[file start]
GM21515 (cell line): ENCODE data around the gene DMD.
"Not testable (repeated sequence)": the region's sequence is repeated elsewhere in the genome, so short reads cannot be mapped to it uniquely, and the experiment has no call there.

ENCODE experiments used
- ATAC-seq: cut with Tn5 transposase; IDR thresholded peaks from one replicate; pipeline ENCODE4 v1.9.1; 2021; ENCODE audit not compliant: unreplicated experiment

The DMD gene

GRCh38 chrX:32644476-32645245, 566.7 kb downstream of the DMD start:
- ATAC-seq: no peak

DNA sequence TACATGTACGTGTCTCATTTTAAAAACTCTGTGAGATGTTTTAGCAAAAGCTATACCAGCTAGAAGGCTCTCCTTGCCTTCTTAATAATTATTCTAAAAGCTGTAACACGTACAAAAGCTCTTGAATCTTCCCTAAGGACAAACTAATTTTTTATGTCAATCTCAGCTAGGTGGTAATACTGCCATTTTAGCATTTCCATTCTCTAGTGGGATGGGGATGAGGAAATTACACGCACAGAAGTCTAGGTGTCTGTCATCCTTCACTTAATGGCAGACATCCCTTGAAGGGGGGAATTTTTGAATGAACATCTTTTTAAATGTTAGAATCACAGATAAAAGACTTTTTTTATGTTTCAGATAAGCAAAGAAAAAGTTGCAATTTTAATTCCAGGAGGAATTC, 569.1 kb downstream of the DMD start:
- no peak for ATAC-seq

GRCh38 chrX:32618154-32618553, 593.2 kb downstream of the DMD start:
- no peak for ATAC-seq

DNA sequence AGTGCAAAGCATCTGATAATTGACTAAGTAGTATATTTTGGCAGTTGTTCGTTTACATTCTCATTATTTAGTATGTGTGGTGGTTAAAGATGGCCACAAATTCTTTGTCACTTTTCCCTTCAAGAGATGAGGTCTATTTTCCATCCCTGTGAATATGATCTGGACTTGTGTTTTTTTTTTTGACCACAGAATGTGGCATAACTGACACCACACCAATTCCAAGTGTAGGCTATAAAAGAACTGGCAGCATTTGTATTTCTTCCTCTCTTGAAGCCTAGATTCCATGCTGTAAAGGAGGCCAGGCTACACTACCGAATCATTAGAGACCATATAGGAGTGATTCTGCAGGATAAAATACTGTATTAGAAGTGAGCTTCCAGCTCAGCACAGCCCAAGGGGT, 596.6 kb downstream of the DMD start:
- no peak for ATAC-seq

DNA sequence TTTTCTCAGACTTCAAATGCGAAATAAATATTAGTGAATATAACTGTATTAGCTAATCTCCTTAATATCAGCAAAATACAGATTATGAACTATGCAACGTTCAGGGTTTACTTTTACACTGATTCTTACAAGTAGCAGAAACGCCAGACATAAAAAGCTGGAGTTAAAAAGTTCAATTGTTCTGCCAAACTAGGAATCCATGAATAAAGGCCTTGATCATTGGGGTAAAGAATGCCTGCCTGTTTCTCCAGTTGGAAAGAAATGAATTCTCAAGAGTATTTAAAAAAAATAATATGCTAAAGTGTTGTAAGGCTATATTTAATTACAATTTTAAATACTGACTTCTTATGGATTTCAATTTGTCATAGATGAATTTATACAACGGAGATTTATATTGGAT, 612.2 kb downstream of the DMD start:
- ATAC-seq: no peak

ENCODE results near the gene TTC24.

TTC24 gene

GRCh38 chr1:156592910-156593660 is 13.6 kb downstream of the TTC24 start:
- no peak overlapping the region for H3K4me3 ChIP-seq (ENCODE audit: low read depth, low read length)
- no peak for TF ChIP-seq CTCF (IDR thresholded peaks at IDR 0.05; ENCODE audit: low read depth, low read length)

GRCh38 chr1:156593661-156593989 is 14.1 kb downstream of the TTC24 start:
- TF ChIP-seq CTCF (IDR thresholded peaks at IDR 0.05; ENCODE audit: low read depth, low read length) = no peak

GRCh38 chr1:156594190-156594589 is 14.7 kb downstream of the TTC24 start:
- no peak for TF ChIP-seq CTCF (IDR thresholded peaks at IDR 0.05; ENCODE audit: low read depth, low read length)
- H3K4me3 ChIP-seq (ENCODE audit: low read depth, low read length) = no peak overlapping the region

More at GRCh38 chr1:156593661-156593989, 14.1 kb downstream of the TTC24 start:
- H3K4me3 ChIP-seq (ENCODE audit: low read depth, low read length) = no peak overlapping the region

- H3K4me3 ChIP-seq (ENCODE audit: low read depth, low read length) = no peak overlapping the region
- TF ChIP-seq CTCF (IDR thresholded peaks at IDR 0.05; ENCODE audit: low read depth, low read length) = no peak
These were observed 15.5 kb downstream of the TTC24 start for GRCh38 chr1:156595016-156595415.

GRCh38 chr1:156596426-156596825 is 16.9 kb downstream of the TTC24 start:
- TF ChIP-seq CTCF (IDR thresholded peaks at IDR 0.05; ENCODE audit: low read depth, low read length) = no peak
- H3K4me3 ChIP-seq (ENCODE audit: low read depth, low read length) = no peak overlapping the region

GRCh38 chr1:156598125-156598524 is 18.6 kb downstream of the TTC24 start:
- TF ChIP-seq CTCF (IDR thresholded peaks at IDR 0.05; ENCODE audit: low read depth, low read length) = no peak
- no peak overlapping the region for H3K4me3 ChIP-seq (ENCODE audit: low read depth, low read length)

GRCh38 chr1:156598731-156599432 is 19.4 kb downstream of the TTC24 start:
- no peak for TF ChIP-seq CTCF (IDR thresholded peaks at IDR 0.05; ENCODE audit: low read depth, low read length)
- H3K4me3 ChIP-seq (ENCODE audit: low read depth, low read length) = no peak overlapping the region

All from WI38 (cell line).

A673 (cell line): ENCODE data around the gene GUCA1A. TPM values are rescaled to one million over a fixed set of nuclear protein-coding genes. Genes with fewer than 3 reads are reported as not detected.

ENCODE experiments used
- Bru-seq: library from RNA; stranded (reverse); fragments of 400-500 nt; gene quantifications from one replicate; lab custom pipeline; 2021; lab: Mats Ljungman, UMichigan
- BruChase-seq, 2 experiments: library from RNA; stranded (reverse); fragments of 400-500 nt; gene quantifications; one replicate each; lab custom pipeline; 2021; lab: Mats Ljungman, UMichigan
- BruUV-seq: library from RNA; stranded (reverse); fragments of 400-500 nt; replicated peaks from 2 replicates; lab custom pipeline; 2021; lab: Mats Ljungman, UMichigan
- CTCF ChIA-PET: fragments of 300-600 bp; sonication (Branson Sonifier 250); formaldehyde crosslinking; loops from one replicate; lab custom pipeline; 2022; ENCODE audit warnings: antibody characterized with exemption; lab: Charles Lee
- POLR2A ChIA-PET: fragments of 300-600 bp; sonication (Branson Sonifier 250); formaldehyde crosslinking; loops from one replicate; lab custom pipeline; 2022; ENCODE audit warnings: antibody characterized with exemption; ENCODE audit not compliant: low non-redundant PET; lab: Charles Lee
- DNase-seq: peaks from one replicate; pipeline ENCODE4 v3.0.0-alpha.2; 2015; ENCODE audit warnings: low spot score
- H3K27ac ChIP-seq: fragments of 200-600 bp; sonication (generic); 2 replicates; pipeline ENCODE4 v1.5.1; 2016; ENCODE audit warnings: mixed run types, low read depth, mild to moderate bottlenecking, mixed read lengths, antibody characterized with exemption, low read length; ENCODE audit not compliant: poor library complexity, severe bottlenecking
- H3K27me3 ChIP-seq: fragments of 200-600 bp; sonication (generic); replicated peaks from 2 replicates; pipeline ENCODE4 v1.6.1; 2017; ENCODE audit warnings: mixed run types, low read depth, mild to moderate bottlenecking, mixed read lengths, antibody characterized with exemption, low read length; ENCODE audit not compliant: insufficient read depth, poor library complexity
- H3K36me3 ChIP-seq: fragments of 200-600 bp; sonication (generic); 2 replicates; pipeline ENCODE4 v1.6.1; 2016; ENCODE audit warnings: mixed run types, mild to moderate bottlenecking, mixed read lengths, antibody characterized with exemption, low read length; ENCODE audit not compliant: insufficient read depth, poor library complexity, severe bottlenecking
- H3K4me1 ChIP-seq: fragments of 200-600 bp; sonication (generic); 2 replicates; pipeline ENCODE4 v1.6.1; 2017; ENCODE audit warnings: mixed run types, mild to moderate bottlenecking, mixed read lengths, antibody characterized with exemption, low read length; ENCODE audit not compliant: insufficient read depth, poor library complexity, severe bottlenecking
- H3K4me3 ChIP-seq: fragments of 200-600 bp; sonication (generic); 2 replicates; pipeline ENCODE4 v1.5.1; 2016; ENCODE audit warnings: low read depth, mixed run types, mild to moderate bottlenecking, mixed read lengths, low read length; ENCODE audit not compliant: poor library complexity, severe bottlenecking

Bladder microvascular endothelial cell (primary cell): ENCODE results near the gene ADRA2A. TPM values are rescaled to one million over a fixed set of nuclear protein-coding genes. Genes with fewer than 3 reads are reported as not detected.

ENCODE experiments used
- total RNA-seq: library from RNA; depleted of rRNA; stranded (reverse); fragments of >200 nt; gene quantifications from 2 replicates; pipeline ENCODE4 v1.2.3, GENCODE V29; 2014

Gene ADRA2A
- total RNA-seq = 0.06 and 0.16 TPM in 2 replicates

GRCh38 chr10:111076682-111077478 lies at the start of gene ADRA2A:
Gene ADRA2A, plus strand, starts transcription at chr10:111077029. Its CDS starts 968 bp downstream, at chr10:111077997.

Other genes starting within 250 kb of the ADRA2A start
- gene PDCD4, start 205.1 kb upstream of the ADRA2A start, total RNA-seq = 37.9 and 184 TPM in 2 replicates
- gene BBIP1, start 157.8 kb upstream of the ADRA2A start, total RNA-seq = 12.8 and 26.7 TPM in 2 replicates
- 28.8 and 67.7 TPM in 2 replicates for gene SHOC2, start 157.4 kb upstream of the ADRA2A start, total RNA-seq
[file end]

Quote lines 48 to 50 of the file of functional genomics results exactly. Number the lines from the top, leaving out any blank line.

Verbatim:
- DNase-seq: peaks from one replicate; pipeline ENCODE4 v3.0.0-alpha.2; 2015; ENCODE audit warnings: low spot score
- H3K27ac ChIP-seq: fragments of 200-600 bp; sonication (generic); 2 replicates; pipeline ENCODE4 v1.5.1; 2016; ENCODE audit warnings: mixed run types, low read depth, mild to moderate bottlenecking, mixed read lengths, antibody characterized with exemption, low read length; ENCODE audit not compliant: poor library complexity, severe bottlenecking
- H3K27me3 ChIP-seq: fragments of 200-600 bp; sonication (generic); replicated peaks from 2 replicates; pipeline ENCODE4 v1.6.1; 2017; ENCODE audit warnings: mixed run types, low read depth, mild to moderate bottlenecking, mixed read lengths, antibody characterized with exemption, low read length; ENCODE audit not compliant: insufficient read depth, poor library complexity